41. The longest I’ve gone without reading.
I gave up reading for Lent in the second grade.  Dumb idea and I was miserable.  It sure was a sacrifice though.  I did not read a book for about a month after the house burned down.  For one thing, all my books burned up.  I was also overwhelmed and exhausted.  Too, there was some kind of weird element of, “My books are all gone.  I can’t read any more.”  I didn’t even FEEL like reading.

42. Name a book that you could/would not finish.
I can’t think of one.  I know I had a few that I put down halfway through but I always planned to get back to them.  And that’s rare.  Usually if I’ve gone to the trouble to start I will finish.
43. What distracts you easily when you’re reading?
Nothing.  It’s a problem.
44. Favorite film adaptation of a novel?
The Lord of the Rings films.  I can remember mourning as a child that it would be impossible to bring those books to the screen, but they did it and did it well.
45. Most disappointing film adaptation?
Umm . . . most of them?  I know that you have to make changes when bringing a book to life on the screen.  But when I cannot understand WHY the changes were necessary, I don’t like it.  The first thing that comes to mind is “The Secret of Nimh,” loosely based on Mrs. Frisby and the Rats of NIMH, one of the best children’s books ever.  WHY was her name changed to Mrs. Brisby in the movie?  Why did the rats look like terrifying otherworldly creatures instead of, you know, rats?

[UPDATE: The Hobbit.]
46. The most money I’ve ever spent in the bookstore at one time?
I may have spent around $100 at Christmas time.  But that’s not typical.  I get almost all of my books used.
47. How often do you skim a book before reading it?
I might look at a book a little first to decide whether to buy it.  But once I’ve got it at home I don’t skim it.  Why would I want to spoil the surprise?
48. What would cause you to stop reading a book half-way through?
I would have to be either very frightened or very bored.
49. Do you like to keep your books organized?
Yes, I like to keep series together of course, and I had a whole bookshelf devoted to series.  I had all the “best” books in the living room, and they were loosely grouped around themes–literature, language, coffee table . . . I kept the things that I hadn’t read yet, or were very special to me, on the bookshelf in my room.  Things are different now, with stacks on the table in my room, the classics we got at the used bookstore at Spring Hill in our one book case in the living room, kids books in the playroom, and soot-stained books in the garage.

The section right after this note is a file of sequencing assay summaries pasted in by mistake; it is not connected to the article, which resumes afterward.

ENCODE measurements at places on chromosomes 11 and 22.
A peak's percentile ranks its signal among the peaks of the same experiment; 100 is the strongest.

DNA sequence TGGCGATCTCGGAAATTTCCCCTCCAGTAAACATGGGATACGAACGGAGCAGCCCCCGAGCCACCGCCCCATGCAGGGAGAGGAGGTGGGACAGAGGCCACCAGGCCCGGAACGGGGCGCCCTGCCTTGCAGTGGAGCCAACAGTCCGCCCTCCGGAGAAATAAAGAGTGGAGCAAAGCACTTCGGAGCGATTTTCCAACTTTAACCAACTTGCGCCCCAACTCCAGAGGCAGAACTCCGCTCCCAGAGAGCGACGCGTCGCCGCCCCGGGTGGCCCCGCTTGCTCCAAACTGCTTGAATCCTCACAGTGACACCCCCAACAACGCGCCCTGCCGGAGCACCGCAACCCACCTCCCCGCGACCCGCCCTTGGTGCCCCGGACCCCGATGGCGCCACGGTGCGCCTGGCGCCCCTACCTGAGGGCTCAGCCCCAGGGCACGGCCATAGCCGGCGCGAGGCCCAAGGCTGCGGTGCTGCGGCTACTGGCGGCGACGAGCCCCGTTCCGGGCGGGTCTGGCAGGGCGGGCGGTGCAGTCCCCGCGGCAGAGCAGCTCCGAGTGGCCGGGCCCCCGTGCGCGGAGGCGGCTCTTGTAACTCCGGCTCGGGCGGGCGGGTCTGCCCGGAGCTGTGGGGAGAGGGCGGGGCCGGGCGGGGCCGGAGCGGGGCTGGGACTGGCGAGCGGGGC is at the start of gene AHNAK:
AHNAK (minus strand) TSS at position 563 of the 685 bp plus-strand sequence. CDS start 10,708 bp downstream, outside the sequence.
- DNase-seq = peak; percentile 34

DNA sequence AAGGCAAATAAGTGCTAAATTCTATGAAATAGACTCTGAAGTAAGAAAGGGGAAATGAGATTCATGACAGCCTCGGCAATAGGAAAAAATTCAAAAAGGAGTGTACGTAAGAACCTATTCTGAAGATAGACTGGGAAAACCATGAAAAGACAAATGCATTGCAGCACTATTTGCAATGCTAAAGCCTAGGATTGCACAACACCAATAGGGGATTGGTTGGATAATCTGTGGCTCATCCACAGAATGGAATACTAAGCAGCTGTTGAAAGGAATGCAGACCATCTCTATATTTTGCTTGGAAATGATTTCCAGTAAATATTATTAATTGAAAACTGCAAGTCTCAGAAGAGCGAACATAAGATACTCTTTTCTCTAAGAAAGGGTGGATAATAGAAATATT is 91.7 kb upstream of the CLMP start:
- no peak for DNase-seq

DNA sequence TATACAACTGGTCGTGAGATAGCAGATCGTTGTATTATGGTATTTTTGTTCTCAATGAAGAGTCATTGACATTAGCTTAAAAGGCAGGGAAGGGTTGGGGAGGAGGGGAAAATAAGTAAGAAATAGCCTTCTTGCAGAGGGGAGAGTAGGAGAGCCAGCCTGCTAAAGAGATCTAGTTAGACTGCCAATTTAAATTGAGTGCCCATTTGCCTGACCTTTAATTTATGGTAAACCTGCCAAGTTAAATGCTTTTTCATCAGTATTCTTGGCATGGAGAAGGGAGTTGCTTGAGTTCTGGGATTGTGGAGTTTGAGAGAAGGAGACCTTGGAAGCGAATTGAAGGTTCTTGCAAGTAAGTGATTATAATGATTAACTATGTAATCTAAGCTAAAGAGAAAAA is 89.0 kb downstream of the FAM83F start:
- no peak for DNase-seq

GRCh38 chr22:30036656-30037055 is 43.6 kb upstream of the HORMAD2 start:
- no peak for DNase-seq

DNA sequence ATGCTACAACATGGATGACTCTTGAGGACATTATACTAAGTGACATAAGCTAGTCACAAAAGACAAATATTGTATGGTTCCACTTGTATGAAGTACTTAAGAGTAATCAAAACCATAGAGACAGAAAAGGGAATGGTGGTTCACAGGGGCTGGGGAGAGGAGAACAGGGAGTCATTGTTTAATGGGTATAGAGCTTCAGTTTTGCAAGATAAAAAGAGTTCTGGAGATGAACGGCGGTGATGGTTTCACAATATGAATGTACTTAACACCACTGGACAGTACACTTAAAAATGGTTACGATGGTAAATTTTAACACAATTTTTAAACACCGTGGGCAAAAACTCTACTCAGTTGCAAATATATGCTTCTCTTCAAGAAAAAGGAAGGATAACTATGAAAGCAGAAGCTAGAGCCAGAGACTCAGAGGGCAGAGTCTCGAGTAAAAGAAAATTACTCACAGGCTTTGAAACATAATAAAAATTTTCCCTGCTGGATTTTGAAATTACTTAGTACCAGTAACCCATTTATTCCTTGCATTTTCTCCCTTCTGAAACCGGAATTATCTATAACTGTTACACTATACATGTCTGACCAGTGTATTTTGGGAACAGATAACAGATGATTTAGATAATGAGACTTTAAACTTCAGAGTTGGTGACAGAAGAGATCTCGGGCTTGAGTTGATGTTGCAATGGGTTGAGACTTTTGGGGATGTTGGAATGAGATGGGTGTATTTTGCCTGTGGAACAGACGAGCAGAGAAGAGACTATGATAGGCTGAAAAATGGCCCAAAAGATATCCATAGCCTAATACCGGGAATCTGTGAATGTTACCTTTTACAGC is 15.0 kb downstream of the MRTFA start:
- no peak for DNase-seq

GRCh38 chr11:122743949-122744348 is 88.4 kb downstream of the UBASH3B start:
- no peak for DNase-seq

50. Do you prefer to keep books or give them away once you’ve read them?
I used to keep a lot more than I do now.  Now I only keep them if it’s a series I’m collecting or I really, really love them.  Otherwise they go to McKay’s or the church Book Swap.
51. Are there any books you’ve been avoiding?
If I was, they are gone now.
52. Name a book that made you angry?
Breaking Dawn.  Waste of money.  Waste of time.  Waste of potential for the moral uplift foreshadowed in the earlier books in the series.  Basically badfic and wish fulfillment.
53. A book you didn’t expect to like but did?
The Harry Potter series.  Did it EVER exceed my expectations.  The Sue Grafton ABC murders.  These are EXCELLENT.  I thought they’d be gimmicky but they are first class.

54. A book that you expected to like but didn’t?
11/22/63.  I DID like it, but not as much as I thought I would.  It had some problems that I think Stephen King gets away with because he’s, you know, STEPHEN KING.
55. Favorite guilt-free, pleasure reading?
I call it a guilty pleasure but really, what’s to feel guilty about?  I like to read Love Inspired Christian romance novels which I can almost always get for free through book club offers.  I like to read them because they are mildly entertaining but I have no trouble putting them down, whereas if I get involved in a good thriller I may be up half the night or neglect other things I need to be doing.  And I prefer the Christian ones even though the spirituality can be a bit ham-handed, and even though they are always non-denominational Protestants (one of these days I am going to write a Catholic one, or get my daughter to do it!) because there are no sex scenes in them.  No, I don’t have moral objections to love scenes in novels, but after all the romance novels I consumed as a teenager, they frankly bore me.  And it’s also nice to read about characters who have the same moral values that I have in that area.
Okay, if you got this far, now it’s your turn.  Answer some or all of the questions, either in the comments below, or in your own blog post (post the link in the comments)!  I’d like to hear what YOU have to say about books and reading.